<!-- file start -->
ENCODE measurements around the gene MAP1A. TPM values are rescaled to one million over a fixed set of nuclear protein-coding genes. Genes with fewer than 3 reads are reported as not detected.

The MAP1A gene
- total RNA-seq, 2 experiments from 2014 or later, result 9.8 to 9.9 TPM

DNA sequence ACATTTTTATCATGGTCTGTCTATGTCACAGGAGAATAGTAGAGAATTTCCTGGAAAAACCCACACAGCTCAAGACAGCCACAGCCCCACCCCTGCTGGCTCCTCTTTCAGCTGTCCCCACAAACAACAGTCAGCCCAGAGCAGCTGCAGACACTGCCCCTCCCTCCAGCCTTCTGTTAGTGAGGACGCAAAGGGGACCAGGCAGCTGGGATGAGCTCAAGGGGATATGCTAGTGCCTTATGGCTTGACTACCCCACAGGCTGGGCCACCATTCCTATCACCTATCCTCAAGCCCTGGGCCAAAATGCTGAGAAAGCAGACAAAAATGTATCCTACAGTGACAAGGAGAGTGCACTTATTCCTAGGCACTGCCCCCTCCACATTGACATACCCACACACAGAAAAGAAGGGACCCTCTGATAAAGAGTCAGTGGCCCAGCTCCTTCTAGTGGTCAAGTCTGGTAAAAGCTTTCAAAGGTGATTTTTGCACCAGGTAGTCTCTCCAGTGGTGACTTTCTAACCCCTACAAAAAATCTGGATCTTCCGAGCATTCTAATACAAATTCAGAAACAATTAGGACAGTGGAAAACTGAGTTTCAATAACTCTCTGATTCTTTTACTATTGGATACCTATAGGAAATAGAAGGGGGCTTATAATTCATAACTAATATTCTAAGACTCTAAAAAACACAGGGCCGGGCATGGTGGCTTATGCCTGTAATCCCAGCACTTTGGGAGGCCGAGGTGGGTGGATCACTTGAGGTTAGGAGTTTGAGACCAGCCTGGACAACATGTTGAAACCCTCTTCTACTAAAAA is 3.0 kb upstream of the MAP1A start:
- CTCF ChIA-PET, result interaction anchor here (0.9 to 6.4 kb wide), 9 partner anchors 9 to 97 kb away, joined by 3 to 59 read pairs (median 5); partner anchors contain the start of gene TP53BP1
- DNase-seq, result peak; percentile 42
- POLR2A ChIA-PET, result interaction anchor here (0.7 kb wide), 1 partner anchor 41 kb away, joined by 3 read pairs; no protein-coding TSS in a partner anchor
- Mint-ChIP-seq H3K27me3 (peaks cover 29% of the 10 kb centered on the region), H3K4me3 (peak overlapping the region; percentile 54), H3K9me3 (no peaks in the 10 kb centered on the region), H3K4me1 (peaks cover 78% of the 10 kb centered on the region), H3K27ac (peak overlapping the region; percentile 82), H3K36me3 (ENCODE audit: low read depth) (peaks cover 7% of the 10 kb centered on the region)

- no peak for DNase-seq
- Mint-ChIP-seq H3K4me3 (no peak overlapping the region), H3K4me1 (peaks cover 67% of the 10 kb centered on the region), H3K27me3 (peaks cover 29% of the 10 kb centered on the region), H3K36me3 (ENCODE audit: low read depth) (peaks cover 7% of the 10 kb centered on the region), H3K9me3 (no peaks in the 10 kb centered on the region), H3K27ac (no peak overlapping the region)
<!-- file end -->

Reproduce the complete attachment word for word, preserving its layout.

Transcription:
ENCODE measurements around the gene MAP1A. TPM values are rescaled to one million over a fixed set of nuclear protein-coding genes. Genes with fewer than 3 reads are reported as not detected.

The MAP1A gene
- total RNA-seq, 2 experiments from 2014 or later, result 9.8 to 9.9 TPM

DNA sequence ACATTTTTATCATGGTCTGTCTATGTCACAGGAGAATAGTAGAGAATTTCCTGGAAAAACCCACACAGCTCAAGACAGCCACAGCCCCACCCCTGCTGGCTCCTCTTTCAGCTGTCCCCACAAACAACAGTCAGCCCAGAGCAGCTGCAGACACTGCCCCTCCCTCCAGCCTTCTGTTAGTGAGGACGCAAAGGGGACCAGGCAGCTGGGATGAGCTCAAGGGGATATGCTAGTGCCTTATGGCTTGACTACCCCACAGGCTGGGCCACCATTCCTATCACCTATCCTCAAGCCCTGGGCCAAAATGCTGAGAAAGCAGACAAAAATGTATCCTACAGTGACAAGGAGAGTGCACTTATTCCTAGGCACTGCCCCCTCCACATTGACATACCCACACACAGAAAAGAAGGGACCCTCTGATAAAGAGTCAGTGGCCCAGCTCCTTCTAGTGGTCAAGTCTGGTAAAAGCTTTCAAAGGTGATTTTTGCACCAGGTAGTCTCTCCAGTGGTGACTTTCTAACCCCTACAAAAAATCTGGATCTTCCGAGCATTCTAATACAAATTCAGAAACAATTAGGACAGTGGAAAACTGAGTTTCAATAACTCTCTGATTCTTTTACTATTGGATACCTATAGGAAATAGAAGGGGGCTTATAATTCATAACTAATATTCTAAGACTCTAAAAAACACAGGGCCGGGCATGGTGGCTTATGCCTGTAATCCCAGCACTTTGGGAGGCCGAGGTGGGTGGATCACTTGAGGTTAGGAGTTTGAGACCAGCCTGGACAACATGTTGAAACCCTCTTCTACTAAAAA is 3.0 kb upstream of the MAP1A start:
- CTCF ChIA-PET, result interaction anchor here (0.9 to 6.4 kb wide), 9 partner anchors 9 to 97 kb away, joined by 3 to 59 read pairs (median 5); partner anchors contain the start of gene TP53BP1
- DNase-seq, result peak; percentile 42
- POLR2A ChIA-PET, result interaction anchor here (0.7 kb wide), 1 partner anchor 41 kb away, joined by 3 read pairs; no protein-coding TSS in a partner anchor
- Mint-ChIP-seq H3K27me3 (peaks cover 29% of the 10 kb centered on the region), H3K4me3 (peak overlapping the region; percentile 54), H3K9me3 (no peaks in the 10 kb centered on the region), H3K4me1 (peaks cover 78% of the 10 kb centered on the region), H3K27ac (peak overlapping the region; percentile 82), H3K36me3 (ENCODE audit: low read depth) (peaks cover 7% of the 10 kb centered on the region)

- no peak for DNase-seq
- Mint-ChIP-seq H3K4me3 (no peak overlapping the region), H3K4me1 (peaks cover 67% of the 10 kb centered on the region), H3K27me3 (peaks cover 29% of the 10 kb centered on the region), H3K36me3 (ENCODE audit: low read depth) (peaks cover 7% of the 10 kb centered on the region), H3K9me3 (no peaks in the 10 kb centered on the region), H3K27ac (no peak overlapping the region)